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Introduction

Ken Albala

Ken Albala is Professor of History at the University of the Pacific and chair of the Food Studies MA program in San Francisco. Author affiliation details are correct at time of print publication.

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Beans : A History

Bloomsbury Academic, 2007

Book chapter

...The world is but a hill of beans. Nearly every place on earth has its own native species and nearly every culture has depended on beans. For many people, they have made the difference between life and death. Beans are practically...

Afterword

Isabelle de Solier

Isabelle de Solier is a Postdoctoral Research Fellow at Victoria University, Australia. She has published on food in the European Journal of Cultural Studies, Continuum, and the edited collection Exposing Lifestyle Television, and is the editor of Food Cultures, a special issue of Cultural Studies Review. Author affiliation details are correct at time of print publication.

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Food and the Self : Materializing Culture

Bloomsbury Academic, 2013

Book chapter

...We live in a world full of material things, from mobile phones and computers to homes and cars, clothes and food. This material world is intricately intertwined with our social world, with how we form our individual selves and our...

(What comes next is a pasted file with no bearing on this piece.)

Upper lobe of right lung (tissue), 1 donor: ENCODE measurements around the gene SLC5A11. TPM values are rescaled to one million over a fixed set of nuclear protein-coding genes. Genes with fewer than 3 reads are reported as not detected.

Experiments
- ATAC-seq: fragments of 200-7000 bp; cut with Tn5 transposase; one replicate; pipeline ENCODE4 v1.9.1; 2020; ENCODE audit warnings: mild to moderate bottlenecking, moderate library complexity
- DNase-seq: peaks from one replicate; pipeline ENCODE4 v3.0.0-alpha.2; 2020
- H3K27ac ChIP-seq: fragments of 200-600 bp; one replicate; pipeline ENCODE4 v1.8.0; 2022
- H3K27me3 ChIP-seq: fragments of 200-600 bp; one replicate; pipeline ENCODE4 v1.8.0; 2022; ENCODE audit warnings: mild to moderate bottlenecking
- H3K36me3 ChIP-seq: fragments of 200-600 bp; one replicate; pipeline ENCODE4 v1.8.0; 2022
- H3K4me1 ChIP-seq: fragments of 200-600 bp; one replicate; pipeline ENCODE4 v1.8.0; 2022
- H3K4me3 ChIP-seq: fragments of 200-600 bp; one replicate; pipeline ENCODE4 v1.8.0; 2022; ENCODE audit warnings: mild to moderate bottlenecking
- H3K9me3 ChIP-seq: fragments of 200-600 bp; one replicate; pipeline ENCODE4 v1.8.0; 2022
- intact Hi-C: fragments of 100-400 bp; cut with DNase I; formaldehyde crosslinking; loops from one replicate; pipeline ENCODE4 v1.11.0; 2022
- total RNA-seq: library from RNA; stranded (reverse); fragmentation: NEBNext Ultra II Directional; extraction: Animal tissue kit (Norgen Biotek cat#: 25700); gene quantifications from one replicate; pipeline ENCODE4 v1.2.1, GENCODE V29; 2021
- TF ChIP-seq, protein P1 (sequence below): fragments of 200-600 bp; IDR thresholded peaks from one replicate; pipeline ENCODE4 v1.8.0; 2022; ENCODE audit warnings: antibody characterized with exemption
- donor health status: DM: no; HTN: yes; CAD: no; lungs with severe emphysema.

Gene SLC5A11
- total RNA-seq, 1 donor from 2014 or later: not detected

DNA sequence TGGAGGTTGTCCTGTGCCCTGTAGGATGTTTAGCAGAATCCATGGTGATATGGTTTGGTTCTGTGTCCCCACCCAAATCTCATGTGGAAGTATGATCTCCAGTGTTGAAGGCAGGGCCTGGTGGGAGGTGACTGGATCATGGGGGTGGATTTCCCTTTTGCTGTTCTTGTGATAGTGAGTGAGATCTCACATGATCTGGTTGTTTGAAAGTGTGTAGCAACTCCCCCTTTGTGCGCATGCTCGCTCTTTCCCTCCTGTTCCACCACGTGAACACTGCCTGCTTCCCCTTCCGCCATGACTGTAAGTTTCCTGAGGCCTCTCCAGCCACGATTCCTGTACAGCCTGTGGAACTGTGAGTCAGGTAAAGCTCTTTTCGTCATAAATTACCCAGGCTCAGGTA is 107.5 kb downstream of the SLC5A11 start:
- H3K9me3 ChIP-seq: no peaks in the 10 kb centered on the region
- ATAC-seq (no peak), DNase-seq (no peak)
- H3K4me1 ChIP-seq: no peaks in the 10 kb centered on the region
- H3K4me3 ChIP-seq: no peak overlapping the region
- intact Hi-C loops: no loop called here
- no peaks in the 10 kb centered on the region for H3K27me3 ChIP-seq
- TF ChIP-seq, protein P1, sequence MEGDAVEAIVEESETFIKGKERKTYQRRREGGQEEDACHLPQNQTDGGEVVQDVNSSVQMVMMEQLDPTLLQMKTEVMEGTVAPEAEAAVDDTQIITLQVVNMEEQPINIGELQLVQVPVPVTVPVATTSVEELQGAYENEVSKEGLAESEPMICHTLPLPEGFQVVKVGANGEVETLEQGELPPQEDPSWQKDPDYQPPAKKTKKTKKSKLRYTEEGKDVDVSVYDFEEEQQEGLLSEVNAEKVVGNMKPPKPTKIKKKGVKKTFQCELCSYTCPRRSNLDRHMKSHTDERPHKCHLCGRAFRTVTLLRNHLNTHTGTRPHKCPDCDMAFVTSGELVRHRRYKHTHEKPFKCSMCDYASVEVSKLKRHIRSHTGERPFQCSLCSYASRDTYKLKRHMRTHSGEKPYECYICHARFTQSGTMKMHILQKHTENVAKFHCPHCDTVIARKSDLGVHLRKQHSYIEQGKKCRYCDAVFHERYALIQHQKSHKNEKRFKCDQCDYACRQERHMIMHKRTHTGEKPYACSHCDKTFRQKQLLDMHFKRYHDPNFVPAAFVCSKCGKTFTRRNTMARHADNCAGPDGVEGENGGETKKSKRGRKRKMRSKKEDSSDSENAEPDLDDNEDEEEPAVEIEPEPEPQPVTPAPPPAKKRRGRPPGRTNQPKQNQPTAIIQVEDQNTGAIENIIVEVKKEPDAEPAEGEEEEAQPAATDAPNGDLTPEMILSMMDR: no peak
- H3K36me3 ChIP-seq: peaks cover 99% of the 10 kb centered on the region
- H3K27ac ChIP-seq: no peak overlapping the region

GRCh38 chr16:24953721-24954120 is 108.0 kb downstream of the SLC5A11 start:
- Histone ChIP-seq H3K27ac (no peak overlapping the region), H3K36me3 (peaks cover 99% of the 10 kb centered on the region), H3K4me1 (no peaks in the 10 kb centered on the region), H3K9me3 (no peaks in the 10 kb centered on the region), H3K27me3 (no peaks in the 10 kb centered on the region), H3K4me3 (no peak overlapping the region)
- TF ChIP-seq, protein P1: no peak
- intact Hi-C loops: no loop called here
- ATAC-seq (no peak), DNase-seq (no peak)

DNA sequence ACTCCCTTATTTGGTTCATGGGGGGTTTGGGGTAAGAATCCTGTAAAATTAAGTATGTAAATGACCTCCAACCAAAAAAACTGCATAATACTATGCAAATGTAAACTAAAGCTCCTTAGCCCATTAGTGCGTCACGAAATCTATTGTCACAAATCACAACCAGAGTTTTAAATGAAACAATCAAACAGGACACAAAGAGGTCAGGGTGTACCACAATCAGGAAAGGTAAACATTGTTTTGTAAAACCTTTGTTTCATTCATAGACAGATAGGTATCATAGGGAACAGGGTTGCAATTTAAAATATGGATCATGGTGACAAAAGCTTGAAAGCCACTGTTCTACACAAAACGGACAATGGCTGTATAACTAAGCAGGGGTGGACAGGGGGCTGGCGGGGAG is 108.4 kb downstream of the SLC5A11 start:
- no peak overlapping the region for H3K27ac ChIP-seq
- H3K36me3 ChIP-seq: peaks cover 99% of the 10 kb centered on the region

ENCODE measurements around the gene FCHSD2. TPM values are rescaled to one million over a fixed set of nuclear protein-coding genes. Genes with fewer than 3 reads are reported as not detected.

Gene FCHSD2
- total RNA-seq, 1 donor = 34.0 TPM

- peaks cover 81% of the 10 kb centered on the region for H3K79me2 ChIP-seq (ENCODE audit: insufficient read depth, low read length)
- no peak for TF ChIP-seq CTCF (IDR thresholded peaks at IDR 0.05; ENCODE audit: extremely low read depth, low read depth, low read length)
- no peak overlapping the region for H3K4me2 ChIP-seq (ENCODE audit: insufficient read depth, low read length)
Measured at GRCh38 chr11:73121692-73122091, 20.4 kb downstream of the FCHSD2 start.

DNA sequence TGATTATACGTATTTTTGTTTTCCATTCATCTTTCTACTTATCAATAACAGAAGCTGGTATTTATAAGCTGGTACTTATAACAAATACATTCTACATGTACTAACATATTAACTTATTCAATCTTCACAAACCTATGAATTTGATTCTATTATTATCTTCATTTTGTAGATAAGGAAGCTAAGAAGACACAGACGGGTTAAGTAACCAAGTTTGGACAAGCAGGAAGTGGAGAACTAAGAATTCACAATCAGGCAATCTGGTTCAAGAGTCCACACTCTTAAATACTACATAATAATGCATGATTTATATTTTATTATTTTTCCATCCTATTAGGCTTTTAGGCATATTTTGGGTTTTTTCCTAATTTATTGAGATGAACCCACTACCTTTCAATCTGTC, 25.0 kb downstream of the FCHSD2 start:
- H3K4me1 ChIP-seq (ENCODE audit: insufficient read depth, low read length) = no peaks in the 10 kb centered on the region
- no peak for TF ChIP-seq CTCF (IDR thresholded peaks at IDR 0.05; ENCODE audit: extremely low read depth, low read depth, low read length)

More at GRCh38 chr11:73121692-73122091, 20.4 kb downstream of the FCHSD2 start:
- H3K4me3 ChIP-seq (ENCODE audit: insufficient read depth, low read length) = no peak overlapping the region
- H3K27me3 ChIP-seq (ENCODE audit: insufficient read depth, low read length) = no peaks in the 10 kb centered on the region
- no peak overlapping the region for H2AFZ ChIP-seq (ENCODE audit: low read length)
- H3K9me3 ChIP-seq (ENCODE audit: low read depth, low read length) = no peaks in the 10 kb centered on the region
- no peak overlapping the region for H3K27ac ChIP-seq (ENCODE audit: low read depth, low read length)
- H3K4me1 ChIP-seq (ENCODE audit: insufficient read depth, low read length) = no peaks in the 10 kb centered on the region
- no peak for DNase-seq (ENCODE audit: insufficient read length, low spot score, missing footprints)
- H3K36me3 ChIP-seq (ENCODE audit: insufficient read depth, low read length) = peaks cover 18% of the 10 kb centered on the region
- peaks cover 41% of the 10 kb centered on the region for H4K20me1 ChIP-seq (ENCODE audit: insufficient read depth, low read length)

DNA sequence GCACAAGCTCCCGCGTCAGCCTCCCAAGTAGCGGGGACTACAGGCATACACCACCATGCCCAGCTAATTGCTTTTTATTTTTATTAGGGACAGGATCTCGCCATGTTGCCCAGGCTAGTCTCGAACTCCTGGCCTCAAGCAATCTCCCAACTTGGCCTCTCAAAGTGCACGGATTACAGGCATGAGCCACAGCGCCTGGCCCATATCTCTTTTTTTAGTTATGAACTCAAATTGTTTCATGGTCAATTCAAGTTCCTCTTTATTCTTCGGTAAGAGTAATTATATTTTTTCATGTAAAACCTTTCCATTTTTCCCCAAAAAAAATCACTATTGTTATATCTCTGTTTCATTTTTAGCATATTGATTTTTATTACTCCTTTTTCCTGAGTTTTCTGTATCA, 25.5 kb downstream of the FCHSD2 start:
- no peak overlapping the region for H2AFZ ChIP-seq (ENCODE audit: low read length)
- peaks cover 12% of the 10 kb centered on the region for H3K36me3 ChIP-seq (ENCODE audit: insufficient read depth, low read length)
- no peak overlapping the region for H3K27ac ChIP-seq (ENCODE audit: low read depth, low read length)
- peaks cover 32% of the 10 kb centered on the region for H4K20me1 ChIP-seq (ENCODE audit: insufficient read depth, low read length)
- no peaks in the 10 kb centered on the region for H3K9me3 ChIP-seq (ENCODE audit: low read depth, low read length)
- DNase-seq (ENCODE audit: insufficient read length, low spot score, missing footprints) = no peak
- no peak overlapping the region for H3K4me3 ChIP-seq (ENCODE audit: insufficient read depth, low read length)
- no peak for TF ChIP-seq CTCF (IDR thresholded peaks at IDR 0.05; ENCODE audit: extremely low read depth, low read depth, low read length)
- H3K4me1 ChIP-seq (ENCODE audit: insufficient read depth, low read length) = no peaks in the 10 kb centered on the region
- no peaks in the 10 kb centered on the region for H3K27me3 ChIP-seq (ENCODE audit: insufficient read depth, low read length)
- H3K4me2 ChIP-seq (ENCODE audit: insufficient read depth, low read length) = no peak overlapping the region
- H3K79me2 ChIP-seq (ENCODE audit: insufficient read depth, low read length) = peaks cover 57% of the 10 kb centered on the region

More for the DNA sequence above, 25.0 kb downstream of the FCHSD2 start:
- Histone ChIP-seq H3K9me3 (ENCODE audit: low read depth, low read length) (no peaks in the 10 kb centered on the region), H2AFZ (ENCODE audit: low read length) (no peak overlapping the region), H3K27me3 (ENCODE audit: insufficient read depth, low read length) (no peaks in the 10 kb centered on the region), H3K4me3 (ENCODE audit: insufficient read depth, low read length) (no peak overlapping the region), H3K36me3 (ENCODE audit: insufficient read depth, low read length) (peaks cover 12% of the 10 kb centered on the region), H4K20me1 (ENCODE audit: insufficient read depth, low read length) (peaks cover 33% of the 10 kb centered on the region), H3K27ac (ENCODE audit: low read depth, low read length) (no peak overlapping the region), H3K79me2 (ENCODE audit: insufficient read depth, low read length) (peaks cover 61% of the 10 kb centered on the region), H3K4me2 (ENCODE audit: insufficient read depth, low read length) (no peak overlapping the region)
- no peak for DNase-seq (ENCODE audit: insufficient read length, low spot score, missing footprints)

Diy Plant Milk: A Recipe-Manifesto and Method of Ethical Relations, Care, and Resistance

Making Milk : The Past, Present, and Future of Our Primary Food

Bloomsbury Academic, 2017

Book chapter

...This recipe-manifesto considers the political theology of milk as perfecting a relation: between mother and child, between sovereign state and lawful citizen, and between corporation and consumer. Insisting on the importance of milk...

Linguistic Leakiness or Really Dirty? Dirt in Social Theory

Dirt : New Geographies of Cleanliness and Contamination

I.B.Tauris, 2012

Book chapter

...In this chapter I consider several different conceptualizations of dirt and ‘dirty work’ and their place in social theory. I thank Terry Lovell and the editors of this volume for comments on an earlier draft. At first...

Eating futures: Reflections and directions

Emma-Jayne Abbots

Emma-Jayne Abbots is a senior lecturer in anthropology at the University of Wales Trinity Saint David, UK. Author affiliation details are correct at time of print publication.

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The Agency of Eating : Mediation, Food and the Body

Bloomsbury Academic, 2017

Book chapter

...In the preceding chapters I have worked to interrogate how the embodied act of eating draws together human and non-human bodies, material objects and cultural knowledge – all of which I have treated as mediators – into networks...

Memory

Peter Jackson

Peter Jackson is Professor of Human Geography at the University of Sheffield, UK Author affiliation details are correct at time of print publication.